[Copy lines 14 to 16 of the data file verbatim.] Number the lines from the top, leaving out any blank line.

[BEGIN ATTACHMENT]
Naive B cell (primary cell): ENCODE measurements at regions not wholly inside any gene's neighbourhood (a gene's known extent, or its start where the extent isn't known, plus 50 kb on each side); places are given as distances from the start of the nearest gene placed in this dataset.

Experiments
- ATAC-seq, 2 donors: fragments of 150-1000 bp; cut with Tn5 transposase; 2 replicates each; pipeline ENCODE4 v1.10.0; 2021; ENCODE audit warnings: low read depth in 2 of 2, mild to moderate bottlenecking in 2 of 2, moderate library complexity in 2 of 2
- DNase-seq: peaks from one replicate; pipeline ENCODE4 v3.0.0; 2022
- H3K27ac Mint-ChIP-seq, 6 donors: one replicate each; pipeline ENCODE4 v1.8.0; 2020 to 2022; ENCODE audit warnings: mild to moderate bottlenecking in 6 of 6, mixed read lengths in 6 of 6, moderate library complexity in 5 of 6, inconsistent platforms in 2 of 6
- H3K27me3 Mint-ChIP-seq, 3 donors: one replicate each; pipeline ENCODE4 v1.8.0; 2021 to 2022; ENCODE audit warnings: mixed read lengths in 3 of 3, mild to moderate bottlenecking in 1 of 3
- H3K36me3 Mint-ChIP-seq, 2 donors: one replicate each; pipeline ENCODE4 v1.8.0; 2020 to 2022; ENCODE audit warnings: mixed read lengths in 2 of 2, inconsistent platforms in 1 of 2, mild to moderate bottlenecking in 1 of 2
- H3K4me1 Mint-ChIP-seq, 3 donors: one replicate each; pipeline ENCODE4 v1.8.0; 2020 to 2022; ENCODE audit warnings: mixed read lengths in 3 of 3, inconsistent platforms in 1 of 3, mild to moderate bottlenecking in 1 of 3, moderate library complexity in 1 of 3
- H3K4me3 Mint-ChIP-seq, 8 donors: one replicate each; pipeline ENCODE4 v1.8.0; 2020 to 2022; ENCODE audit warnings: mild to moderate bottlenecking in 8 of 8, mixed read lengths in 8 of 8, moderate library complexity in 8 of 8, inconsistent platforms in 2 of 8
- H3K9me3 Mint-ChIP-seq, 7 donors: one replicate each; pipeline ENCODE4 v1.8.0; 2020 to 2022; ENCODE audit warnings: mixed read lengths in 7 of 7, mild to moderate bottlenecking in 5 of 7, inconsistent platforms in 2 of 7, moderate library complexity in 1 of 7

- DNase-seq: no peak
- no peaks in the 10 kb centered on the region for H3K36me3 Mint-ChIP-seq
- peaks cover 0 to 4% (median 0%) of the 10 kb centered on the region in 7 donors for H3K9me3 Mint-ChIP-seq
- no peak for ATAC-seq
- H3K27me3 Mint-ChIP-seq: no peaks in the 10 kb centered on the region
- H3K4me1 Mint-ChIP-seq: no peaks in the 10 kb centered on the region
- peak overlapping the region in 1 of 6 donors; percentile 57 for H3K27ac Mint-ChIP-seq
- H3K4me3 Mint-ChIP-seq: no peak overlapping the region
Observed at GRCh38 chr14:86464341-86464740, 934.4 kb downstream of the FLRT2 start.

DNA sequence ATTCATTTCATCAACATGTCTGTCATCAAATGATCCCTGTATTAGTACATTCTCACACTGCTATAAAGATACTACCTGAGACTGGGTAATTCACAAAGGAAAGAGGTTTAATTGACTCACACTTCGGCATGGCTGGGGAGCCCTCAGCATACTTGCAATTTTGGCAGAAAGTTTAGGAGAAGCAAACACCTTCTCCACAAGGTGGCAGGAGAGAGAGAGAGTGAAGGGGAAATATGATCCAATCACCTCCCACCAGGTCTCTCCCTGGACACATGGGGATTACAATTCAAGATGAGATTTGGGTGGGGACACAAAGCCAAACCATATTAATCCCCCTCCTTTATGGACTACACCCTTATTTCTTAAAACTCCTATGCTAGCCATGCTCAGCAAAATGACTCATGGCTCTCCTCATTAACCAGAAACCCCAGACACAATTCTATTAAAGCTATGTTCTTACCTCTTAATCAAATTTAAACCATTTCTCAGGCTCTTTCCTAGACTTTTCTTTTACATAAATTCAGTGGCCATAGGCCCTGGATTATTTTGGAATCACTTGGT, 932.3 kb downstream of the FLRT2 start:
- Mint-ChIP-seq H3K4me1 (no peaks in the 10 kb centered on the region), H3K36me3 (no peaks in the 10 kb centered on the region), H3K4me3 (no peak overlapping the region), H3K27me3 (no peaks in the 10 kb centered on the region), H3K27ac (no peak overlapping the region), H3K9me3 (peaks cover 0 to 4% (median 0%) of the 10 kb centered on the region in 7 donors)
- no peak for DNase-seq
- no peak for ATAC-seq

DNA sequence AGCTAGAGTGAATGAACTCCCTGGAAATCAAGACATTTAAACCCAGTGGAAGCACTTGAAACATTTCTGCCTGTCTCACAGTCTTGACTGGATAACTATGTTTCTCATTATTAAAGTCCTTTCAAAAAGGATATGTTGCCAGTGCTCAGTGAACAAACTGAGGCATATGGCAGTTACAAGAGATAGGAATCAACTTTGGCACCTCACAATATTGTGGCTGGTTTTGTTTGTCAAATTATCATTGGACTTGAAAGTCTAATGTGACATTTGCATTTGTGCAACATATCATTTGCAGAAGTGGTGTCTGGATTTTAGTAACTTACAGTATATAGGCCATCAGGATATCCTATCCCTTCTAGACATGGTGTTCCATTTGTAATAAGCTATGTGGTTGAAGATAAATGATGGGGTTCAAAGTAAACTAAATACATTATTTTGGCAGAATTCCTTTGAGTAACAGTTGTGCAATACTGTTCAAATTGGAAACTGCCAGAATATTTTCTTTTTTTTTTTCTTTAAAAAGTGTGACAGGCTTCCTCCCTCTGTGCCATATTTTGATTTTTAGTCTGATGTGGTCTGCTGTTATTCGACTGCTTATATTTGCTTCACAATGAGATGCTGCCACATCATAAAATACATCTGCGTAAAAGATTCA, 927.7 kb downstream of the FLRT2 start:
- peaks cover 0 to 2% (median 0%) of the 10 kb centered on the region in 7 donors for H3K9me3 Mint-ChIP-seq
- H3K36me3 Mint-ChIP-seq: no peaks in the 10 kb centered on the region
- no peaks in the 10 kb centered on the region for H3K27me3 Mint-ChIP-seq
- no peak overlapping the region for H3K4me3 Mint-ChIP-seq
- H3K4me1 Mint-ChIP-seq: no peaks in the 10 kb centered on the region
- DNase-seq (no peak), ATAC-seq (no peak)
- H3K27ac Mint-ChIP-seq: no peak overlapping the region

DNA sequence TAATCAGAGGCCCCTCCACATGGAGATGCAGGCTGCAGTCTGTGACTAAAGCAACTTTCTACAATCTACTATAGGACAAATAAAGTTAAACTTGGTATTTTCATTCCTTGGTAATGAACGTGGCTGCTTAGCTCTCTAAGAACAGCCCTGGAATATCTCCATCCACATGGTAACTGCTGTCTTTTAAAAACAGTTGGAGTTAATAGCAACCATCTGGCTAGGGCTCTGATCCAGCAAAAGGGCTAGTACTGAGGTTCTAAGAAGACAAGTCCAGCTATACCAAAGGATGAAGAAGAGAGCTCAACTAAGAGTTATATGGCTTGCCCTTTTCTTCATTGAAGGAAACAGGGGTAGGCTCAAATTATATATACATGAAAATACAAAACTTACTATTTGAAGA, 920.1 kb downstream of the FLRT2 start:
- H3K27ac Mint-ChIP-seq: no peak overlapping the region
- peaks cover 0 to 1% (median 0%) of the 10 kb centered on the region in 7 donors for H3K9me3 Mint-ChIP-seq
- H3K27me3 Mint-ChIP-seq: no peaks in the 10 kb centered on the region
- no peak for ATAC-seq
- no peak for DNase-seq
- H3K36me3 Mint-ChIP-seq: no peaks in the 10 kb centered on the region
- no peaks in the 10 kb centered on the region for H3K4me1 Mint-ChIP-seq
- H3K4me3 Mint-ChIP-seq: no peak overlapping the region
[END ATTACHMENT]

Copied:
- no peak for ATAC-seq
- H3K27me3 Mint-ChIP-seq: no peaks in the 10 kb centered on the region
- H3K4me1 Mint-ChIP-seq: no peaks in the 10 kb centered on the region